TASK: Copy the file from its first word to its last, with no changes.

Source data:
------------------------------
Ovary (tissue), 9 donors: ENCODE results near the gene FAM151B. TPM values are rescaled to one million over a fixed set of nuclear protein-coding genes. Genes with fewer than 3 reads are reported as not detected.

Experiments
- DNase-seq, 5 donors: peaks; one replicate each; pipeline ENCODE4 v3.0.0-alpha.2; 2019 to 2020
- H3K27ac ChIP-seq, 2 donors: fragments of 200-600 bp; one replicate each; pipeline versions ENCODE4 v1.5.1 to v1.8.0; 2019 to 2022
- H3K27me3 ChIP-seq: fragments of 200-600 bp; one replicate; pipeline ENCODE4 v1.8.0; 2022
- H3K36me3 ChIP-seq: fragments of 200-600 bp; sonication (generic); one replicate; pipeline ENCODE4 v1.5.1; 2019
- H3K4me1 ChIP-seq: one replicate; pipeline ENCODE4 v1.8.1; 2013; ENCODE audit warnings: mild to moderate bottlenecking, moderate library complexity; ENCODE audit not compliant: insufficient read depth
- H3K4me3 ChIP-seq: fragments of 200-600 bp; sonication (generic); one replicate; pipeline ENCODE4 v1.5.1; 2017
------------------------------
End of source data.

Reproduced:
Ovary (tissue), 9 donors: ENCODE results near the gene FAM151B. TPM values are rescaled to one million over a fixed set of nuclear protein-coding genes. Genes with fewer than 3 reads are reported as not detected.

Experiments
- DNase-seq, 5 donors: peaks; one replicate each; pipeline ENCODE4 v3.0.0-alpha.2; 2019 to 2020
- H3K27ac ChIP-seq, 2 donors: fragments of 200-600 bp; one replicate each; pipeline versions ENCODE4 v1.5.1 to v1.8.0; 2019 to 2022
- H3K27me3 ChIP-seq: fragments of 200-600 bp; one replicate; pipeline ENCODE4 v1.8.0; 2022
- H3K36me3 ChIP-seq: fragments of 200-600 bp; sonication (generic); one replicate; pipeline ENCODE4 v1.5.1; 2019
- H3K4me1 ChIP-seq: one replicate; pipeline ENCODE4 v1.8.1; 2013; ENCODE audit warnings: mild to moderate bottlenecking, moderate library complexity; ENCODE audit not compliant: insufficient read depth
- H3K4me3 ChIP-seq: fragments of 200-600 bp; sonication (generic); one replicate; pipeline ENCODE4 v1.5.1; 2017